My mother once slammed her foot in a car door. X-rays revealed no broken bones, but it felt like raw hamburger on the top of her foot. It was terrible. She got crutches. Finally, Dad got her a wheel chair. Days went by and she wasn't getting better. Finally, she made an appointment with an orthopedic specialist. He was not unsympathetic, but he looked at her and simply told her that there was only one thing she could do to make her foot better, and that was to get up and walk on it. Her foot was awfully sore, and this was terribly painful---but it worked. I wonder how many of our hang-ups, "disorders", past-abuse stories, and psychological baggage would get better, too, if we just decided to get over it, to play hurt if necessary, and to put as much energy into overcoming obstacles as we put into using them for excuses.
I just got off the phone with a friend tonight who is in the process of giving up a good career because he is too "disabled" to continue. So what's the nature of his disability? He explained that he doesn't handle stress very well, and that this disorder makes it so he has physical symptoms when he's really not sick when he's in stressful situations. This is a strong, intelligent young man with a wife and young son.
So my immediate question is, why aren't the shrinks and doctors helping him learn to deal with stress and cope with imaginary illnesses rather than helping him scrap a career and chaining him with a disability-label that will undermine his sense of self-reliance for the rest of his life? Well, they said they could help---but it could take up to fifteen years of therapy, plus major doses of psychotropic medication. Also, they told him he might have to go to his family doctor every two weeks for a battery of tests---since you never can be sure when those symptoms are "for real" and it's better to be safe than sorry. I wish to God I could say I'm making this up, but ever word I'm saying is true.
Then there was the guy on the Internet who said he was having major problems on his job. He hates his job because he is "not a people person" and he "doesn't multi-task" well. The customers are grumpy, and it causes him major stress. Plus, he let me know that he was abused as a child (he's 40), so he's a very sensitive, high-strung nervous person. His job requires him to drive some machinery (he works at Lowes), which is such a bad idea for safety reasons, since he's so nervous and high-strung. On top of this, the job is low-paying, but jobs are scarce where he lives, and he has a bad work record.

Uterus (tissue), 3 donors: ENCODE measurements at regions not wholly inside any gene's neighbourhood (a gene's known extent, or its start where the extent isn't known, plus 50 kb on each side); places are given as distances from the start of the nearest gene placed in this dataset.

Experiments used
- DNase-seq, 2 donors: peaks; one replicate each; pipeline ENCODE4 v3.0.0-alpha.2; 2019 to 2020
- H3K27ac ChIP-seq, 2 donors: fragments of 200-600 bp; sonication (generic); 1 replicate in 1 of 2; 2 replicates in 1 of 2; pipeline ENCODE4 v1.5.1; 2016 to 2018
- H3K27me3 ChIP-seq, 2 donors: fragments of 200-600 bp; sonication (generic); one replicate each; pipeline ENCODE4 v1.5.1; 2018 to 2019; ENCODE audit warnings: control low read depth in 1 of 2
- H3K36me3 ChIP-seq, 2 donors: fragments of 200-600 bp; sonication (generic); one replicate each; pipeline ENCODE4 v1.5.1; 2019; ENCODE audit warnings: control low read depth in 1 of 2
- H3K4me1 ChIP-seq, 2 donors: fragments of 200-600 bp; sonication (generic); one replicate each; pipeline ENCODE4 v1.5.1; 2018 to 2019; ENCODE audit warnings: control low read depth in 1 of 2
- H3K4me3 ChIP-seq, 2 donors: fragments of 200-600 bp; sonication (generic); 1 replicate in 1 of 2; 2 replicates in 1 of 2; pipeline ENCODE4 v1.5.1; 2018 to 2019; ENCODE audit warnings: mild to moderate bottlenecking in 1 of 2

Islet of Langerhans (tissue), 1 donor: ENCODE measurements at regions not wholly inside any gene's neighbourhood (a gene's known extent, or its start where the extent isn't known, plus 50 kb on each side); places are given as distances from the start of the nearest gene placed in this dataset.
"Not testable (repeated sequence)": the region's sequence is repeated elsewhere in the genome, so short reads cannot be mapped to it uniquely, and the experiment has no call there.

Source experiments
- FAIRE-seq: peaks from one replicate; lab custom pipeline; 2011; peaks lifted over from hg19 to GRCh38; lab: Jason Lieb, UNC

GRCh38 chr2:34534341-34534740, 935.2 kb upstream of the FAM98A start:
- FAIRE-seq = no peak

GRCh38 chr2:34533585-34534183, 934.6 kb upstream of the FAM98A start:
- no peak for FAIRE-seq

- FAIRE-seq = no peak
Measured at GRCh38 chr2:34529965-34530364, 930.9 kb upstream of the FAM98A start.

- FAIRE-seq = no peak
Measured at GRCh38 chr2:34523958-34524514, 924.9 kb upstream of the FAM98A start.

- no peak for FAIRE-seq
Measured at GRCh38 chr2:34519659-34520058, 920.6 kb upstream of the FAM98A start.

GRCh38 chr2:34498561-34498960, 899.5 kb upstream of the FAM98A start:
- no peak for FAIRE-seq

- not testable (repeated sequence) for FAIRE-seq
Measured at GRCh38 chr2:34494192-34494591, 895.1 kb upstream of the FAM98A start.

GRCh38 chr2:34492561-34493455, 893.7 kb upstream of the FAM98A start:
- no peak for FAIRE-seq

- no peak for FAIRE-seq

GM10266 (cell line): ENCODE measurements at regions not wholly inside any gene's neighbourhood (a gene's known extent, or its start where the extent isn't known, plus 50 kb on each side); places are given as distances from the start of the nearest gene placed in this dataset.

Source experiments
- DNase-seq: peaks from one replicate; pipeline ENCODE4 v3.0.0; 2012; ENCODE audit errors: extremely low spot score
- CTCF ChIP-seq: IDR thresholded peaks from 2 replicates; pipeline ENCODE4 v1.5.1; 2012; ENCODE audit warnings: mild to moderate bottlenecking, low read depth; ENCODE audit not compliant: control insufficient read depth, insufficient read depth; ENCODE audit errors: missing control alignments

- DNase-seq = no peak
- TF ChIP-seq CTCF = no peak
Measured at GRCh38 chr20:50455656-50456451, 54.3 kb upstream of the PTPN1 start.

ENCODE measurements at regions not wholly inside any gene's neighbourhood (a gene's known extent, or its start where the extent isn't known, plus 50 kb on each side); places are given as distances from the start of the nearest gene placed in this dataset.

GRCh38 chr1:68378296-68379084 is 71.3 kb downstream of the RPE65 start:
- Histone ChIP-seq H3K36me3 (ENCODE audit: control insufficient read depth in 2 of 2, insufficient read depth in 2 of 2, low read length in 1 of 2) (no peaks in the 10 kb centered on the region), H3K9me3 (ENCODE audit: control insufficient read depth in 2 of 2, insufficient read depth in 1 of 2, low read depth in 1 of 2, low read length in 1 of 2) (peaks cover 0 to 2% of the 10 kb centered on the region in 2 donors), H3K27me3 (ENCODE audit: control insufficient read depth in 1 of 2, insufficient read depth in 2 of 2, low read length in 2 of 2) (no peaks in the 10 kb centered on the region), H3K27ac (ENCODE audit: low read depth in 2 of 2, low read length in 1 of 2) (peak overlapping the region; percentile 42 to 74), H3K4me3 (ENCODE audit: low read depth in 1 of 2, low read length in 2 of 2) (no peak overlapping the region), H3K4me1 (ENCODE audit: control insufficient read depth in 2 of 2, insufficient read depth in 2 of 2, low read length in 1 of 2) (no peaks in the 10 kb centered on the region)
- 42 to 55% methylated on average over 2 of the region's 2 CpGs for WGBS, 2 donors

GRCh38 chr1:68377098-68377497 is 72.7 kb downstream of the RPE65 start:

I found out that he's only been on this job for one month! I told him that this job might be an opportunity for him to grow---to learn some inner-control, to develop some people skills, and to show some faithfulness and determination. His response? He let me know that what I said was going to cause him severe depression. He cut off the conversation.
Finally, a student asked me for a recommendation to the alternative education program. The alternative ed. program is supposed to be there for students whose circumstances don't allow them to be successful at school. Perhaps a bread-winning parent has become disabled and the kid has to work. Possibly the kid has to live on his own due to a dysfunctional homelife. Well, this boy doesn't fit into any of those categories. He simply chooses not to do his work, and doesn't mind flunking his classes. He's a bright boy who is more than capable of doing his school work, all except for one major problem---he doesn't feel like it. He explained to me that he doesn't LIKE having to listen and be told what to do. (Oh, my breaking heart....) The notion that he should persevere and push himself to do his school work anyway, and that some things are more important than how he feels has apparently never entered his mind.
I'm not unsympathetic, and I'm not hard-hearted, but what ever happened to the concept of manning up? When did men start worrying more about how they FELT that about pushing themselves to do what was BEST? I've heard so much excuse mongering, self-pampering, and psycho-babble "I'm-off-the-hook" talk lately than I'm wondering if we don't need to trade some of this "therapy" in for a good kick in the pants. What ever happened to guys standing on their own two feet, even if it meant pulling themselves up by the bootstraps? Whatever happened to growth through adversity, to not letting one's past dictate one's future, and to using obstacles as stepping stones rather than excuses? The noble ideas embodied in those remarks aren't mere clichés or hackneyed aphorisms---they're the essence of being a man.
Who wussified the guys in our society with psycho-babble excuses? Who told our young men that life was supposed to be free of challenges? Where did we get the notion that we shouldn't have to cope with stress, or that if things didn't come easy, then we didn't have to try? ALL of us have weaknesses, obstacles, and bad-breaks to overcome. And which of us doesn't have to learn to overide his feelings? When we get to the point in society where men can't cope with life and take care of themselves and their families unless they feel good and have nothing to overcome, then we have truly become a nation of pansies. Manhood anybody?